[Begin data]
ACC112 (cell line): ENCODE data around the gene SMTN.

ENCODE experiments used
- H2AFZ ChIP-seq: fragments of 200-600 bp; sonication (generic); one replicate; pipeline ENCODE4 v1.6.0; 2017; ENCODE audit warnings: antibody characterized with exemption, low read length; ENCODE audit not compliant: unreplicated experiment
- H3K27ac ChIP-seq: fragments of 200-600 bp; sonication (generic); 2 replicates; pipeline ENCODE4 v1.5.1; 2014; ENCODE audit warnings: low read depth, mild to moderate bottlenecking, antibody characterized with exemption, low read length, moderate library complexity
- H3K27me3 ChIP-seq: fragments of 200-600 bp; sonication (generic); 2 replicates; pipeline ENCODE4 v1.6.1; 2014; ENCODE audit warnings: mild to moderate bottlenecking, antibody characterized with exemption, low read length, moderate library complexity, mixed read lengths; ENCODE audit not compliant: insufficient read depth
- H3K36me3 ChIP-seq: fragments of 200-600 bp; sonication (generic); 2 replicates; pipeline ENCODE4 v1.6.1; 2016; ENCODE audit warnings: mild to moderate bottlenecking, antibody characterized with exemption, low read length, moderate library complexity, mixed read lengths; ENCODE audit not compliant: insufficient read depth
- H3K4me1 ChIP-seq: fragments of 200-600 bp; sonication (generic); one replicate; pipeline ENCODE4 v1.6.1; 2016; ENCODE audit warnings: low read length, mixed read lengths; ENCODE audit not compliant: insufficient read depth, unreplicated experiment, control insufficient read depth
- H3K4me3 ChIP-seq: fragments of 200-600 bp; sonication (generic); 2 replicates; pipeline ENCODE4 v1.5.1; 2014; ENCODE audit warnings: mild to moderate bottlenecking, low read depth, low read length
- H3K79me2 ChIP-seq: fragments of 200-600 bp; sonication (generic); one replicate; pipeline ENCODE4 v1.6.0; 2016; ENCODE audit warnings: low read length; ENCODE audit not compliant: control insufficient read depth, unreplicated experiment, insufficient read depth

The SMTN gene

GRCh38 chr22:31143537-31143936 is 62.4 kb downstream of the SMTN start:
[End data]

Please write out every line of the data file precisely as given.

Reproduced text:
ACC112 (cell line): ENCODE data around the gene SMTN.

ENCODE experiments used
- H2AFZ ChIP-seq: fragments of 200-600 bp; sonication (generic); one replicate; pipeline ENCODE4 v1.6.0; 2017; ENCODE audit warnings: antibody characterized with exemption, low read length; ENCODE audit not compliant: unreplicated experiment
- H3K27ac ChIP-seq: fragments of 200-600 bp; sonication (generic); 2 replicates; pipeline ENCODE4 v1.5.1; 2014; ENCODE audit warnings: low read depth, mild to moderate bottlenecking, antibody characterized with exemption, low read length, moderate library complexity
- H3K27me3 ChIP-seq: fragments of 200-600 bp; sonication (generic); 2 replicates; pipeline ENCODE4 v1.6.1; 2014; ENCODE audit warnings: mild to moderate bottlenecking, antibody characterized with exemption, low read length, moderate library complexity, mixed read lengths; ENCODE audit not compliant: insufficient read depth
- H3K36me3 ChIP-seq: fragments of 200-600 bp; sonication (generic); 2 replicates; pipeline ENCODE4 v1.6.1; 2016; ENCODE audit warnings: mild to moderate bottlenecking, antibody characterized with exemption, low read length, moderate library complexity, mixed read lengths; ENCODE audit not compliant: insufficient read depth
- H3K4me1 ChIP-seq: fragments of 200-600 bp; sonication (generic); one replicate; pipeline ENCODE4 v1.6.1; 2016; ENCODE audit warnings: low read length, mixed read lengths; ENCODE audit not compliant: insufficient read depth, unreplicated experiment, control insufficient read depth
- H3K4me3 ChIP-seq: fragments of 200-600 bp; sonication (generic); 2 replicates; pipeline ENCODE4 v1.5.1; 2014; ENCODE audit warnings: mild to moderate bottlenecking, low read depth, low read length
- H3K79me2 ChIP-seq: fragments of 200-600 bp; sonication (generic); one replicate; pipeline ENCODE4 v1.6.0; 2016; ENCODE audit warnings: low read length; ENCODE audit not compliant: control insufficient read depth, unreplicated experiment, insufficient read depth

The SMTN gene

GRCh38 chr22:31143537-31143936 is 62.4 kb downstream of the SMTN start: